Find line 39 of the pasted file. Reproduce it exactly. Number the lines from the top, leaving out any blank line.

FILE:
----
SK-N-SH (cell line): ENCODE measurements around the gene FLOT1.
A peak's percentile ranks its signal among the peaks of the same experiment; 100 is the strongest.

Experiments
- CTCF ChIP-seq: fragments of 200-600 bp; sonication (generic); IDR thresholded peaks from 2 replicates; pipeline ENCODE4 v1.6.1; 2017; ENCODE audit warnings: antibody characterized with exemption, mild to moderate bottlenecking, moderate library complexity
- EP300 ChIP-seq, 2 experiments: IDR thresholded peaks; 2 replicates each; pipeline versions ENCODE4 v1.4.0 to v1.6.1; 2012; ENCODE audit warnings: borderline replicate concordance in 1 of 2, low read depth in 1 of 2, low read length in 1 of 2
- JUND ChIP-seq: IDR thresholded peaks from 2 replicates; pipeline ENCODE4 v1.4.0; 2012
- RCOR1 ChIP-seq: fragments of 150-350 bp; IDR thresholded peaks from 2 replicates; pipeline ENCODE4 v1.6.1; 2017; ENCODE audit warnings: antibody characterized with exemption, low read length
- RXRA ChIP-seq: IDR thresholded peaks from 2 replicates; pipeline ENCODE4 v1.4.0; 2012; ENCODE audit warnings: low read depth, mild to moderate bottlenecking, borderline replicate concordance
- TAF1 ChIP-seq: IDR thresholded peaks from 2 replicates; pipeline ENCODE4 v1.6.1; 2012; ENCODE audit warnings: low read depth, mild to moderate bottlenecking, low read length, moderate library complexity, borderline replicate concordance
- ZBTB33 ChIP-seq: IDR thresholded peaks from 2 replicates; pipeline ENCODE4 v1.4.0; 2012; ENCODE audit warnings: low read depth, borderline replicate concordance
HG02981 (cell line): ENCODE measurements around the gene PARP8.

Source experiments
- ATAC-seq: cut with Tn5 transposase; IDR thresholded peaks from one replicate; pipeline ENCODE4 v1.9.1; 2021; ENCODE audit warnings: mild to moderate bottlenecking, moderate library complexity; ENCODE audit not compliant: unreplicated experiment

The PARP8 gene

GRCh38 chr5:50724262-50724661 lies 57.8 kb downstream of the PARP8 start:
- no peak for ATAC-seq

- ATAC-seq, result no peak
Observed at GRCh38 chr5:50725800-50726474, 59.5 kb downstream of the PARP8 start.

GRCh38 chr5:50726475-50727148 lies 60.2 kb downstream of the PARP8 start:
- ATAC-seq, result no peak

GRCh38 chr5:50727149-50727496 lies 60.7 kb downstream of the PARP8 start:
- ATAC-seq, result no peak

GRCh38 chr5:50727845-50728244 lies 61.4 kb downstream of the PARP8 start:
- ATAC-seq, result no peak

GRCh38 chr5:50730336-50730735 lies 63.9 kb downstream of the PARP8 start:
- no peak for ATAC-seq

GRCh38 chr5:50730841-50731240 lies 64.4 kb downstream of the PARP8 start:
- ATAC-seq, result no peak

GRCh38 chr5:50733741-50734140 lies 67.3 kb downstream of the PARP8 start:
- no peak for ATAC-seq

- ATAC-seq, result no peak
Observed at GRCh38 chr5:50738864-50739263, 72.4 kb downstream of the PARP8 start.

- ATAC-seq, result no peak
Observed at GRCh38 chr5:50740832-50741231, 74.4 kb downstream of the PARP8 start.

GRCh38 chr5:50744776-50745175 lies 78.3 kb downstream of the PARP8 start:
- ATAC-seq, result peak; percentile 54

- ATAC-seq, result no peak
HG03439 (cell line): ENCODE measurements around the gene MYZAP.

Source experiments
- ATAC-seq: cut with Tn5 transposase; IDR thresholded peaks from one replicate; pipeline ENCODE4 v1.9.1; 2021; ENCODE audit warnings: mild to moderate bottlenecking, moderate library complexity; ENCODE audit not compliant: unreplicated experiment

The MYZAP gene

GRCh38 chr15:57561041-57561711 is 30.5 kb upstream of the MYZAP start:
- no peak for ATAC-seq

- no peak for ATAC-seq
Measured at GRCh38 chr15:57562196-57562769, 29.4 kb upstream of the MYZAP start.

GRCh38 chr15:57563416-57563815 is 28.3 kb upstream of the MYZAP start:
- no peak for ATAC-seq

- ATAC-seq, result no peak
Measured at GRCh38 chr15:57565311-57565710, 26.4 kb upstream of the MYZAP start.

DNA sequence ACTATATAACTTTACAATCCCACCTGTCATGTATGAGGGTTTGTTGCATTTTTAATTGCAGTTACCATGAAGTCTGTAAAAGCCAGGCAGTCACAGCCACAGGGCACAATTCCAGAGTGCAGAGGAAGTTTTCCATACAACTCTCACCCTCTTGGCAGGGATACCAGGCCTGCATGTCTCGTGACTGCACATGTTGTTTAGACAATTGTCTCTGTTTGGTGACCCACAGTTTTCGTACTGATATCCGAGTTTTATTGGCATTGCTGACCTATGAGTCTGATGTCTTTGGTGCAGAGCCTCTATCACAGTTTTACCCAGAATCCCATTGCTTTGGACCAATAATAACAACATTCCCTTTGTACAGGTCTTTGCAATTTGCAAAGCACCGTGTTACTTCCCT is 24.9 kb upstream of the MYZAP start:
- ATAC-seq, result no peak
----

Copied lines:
Source experiments